If the press took an interest in a complaint, would you know how to respond? Debbie Herbst compiles a quick guide for dentists in the spotlight.
It's rare for a dental patient to approach the media rather than taking a complaint directly to their dental professional. But if you are contacted by a journalist, it's important to know how to handle the situation appropriately and professionally.
- Exercise caution when dealing with the media.
- Maintain a professional attitude at all times.
- Remember that patient confidentiality comes first.
- Contact the DDU press office for advice.
When might you have to deal with the media?
A patient has gone directly to the press
Patients may approach the media if something has gone wrong with their treatment, and you could be asked for your side of the story.
You are facing court/GDC proceedings
If you are involved in a legal case with a sufficiently high profile, you could end up in the public eye as a result. Some types of cases, like those concerning alleged sexual misconduct or dishonesty, may attract more attention than others.
You have a high profile or celebrity patient
If your patient has a noted public profile or status, the media may be interested in you by association. A patient's right to confidentiality must be respected at all times, regardless of who they are.
Your patient is the subject of a media article or documentary
You still have responsibilities and obligations to your patient even if they have agreed to divulge personal information to the media themselves.
What are your priorities?
When dealing with the media, it's important to remember that your priority is to your patients and your profession.
The GDC advises in 'Standards for the Dental Team' that you must 'Protect the confidentiality of patients' information and only use it for the purpose for which it was given' (Standard 4.2).
You are legally and ethically bound to respect a patient's confidentiality at all times. Because of this, dental professionals are usually unable to give their side of the story. No such constraints are placed on patients when making allegations or statements to the press, and media coverage can often seem very one-sided as a result. This can be frustrating, but you must remember that patient confidentiality comes first.
The GDC's 'Standards for the Dental Team' (2013) states that all GDC registrants should 'Be honest and act with integrity' (Standard 1.3) and 'Put patients' interests before your own or those of any colleague, business or organisation' (Standard 1.7). Keep this in mind when considering your interactions with the press.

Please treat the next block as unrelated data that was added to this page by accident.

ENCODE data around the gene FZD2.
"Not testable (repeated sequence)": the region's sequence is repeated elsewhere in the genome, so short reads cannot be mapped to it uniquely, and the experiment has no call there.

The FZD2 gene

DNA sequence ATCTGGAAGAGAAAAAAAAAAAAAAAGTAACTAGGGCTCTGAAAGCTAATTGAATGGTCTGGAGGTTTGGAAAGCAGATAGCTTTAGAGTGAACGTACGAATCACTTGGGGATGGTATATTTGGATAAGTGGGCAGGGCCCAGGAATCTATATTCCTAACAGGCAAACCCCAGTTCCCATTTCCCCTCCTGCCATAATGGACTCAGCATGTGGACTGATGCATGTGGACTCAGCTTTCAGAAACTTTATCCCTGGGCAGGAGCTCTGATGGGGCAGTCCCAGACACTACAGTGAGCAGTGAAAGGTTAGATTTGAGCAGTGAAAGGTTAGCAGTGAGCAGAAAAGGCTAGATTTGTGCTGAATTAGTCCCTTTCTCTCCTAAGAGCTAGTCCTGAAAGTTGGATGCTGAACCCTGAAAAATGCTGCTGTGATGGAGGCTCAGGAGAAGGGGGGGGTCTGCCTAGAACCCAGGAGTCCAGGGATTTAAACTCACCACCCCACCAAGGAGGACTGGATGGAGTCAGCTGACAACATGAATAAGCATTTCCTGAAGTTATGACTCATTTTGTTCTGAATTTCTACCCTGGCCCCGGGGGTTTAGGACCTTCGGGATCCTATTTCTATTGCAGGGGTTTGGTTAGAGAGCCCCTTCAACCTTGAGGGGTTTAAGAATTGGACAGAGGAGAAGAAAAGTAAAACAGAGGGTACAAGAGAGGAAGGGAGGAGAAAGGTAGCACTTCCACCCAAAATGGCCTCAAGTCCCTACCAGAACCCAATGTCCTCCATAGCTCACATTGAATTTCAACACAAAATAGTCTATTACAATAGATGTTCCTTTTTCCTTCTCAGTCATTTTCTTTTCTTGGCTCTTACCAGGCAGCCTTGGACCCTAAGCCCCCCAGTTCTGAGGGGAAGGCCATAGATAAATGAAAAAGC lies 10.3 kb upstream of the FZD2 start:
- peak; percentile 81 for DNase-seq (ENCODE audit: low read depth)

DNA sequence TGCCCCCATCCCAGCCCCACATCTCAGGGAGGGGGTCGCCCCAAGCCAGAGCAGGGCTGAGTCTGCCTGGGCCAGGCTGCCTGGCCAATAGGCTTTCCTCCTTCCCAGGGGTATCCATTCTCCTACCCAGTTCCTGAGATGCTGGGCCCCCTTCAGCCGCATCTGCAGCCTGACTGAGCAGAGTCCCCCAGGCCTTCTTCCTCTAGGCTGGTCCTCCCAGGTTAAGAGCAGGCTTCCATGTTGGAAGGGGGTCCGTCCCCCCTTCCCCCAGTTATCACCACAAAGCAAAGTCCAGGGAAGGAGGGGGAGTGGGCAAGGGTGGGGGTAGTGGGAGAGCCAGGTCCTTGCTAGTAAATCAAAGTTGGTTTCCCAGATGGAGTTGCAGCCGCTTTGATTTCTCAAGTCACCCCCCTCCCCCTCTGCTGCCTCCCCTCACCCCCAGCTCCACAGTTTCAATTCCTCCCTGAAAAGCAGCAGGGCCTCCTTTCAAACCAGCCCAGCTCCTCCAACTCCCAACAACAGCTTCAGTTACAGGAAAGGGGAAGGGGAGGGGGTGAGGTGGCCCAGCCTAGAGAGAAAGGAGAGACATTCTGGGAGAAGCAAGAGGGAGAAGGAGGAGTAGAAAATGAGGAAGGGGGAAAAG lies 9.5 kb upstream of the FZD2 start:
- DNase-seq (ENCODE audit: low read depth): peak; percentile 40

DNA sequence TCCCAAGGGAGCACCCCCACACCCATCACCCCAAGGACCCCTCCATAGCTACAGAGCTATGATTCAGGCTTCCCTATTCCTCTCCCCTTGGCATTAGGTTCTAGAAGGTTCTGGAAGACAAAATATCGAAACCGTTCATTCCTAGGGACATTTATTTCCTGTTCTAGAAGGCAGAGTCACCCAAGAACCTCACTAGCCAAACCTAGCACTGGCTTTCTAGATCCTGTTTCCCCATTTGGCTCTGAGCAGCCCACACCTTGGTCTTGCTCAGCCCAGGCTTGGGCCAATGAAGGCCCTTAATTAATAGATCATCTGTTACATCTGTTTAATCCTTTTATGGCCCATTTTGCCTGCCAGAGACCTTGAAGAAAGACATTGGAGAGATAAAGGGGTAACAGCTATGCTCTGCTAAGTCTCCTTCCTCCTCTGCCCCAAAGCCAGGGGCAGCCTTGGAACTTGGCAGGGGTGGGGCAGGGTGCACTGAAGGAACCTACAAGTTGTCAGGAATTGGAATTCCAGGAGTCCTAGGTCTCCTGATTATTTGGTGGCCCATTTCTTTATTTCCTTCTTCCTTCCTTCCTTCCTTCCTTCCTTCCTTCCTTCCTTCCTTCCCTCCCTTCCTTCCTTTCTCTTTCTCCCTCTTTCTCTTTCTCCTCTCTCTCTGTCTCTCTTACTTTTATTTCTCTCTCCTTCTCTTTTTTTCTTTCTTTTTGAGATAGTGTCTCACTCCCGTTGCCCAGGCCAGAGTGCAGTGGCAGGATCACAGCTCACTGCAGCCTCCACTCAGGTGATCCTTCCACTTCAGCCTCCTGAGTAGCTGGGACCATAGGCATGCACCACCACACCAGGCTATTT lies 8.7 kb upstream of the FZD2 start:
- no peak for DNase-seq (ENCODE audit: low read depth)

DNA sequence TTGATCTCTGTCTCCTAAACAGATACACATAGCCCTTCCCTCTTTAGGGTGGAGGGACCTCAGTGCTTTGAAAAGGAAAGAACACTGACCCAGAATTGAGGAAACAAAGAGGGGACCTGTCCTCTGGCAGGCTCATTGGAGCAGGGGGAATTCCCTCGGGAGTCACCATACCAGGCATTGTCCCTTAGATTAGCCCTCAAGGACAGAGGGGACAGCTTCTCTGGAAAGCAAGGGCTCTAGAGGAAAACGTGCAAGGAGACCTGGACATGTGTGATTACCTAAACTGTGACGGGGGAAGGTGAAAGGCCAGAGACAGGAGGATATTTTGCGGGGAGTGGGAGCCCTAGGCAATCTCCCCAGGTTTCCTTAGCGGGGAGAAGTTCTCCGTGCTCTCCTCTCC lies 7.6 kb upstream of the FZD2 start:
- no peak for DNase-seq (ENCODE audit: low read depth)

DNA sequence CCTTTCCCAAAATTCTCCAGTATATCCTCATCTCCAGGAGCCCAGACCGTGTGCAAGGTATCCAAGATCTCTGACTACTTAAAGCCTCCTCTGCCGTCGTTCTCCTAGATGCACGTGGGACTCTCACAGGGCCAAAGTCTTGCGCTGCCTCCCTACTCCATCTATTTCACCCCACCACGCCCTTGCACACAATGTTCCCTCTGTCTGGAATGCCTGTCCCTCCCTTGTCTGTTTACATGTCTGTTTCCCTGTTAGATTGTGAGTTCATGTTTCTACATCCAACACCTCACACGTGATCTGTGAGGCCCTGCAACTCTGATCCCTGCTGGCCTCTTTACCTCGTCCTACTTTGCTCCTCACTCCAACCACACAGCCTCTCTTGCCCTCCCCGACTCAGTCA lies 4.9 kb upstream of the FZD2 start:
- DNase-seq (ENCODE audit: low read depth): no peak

Getting into a public dispute can be seen as unprofessional. Clashes between dental professionals and patients in the media can prolong or even worsen the situation, and may undermine the public's confidence in you and your profession.
A patient's right to confidentiality must be respected at all times, regardless of who they are.
What to do if you're approached by the media
If you are approached by the media for any reason, you may find it helpful to follow some basic rules.
Get the journalist's details
Ask who they are, which outlet they work for and ask for a phone number so you can contact them in your own time.
Contact the DDU press office
The DDU can help with preparing a response, and may be able to liaise with the press on your behalf.
Call them back
Journalists are unlikely to go away if you just ignore them, so it's advisable to be in contact even if it's just to say you can't comment because of your duty of confidentiality.
Always treat journalists as 'on the record'
Be careful what you say, as any comments you make could be used in a story.
It's possible to inadvertently confirm something by denial or omission. Even something as simple as confirming that someone is a patient may breach your legal and ethical obligations.
As well as your comments, the press may want to take your picture to accompany their story.
Don't 'cover up'
Let them take their photo and the photographer will usually leave. Hiding your face or turning away from the camera may also give the impression that you've got something to hide.
Remember patient confidentiality is key
This must be respected by photographers as well as dental professionals (for example, if they arrive at your practice).
Ensure photographers aren't being obstructive
Photographers are legally allowed to take pictures on the public highway, but you should make sure patients can't be identified and patient access isn't obstructed.
Making a statement
It's best to keep communication with the press to a minimum. This will help maintain both your professionalism and your duties to your patients.
If you do need to make a statement - for example, if a case against you has concluded in your favour - the DDU's press office can help you draft a suitable response. Alternatively, call the DDU's dento-legal helpline and speak to one of our advisers. Contact us here.
Debbie Herbst qualified from the Royal Dental Hospital in 1985 and gained further qualifications in public health, and community dental health. She spent 22 years working in salaried dental services, latterly as a senior dental officer in dental public health. She also held roles as trainer/coordinator for child dental health surveys in the Yorkshire region, BDA accredited representative, and clinical representative on the BDA's Central Committee for Community and Public Health Dentistry. She joined the DDU in 2007 and spent five years as a senior dental claims handler before transferring to the dental advisory department in 2013.
See more by Debbie Herbst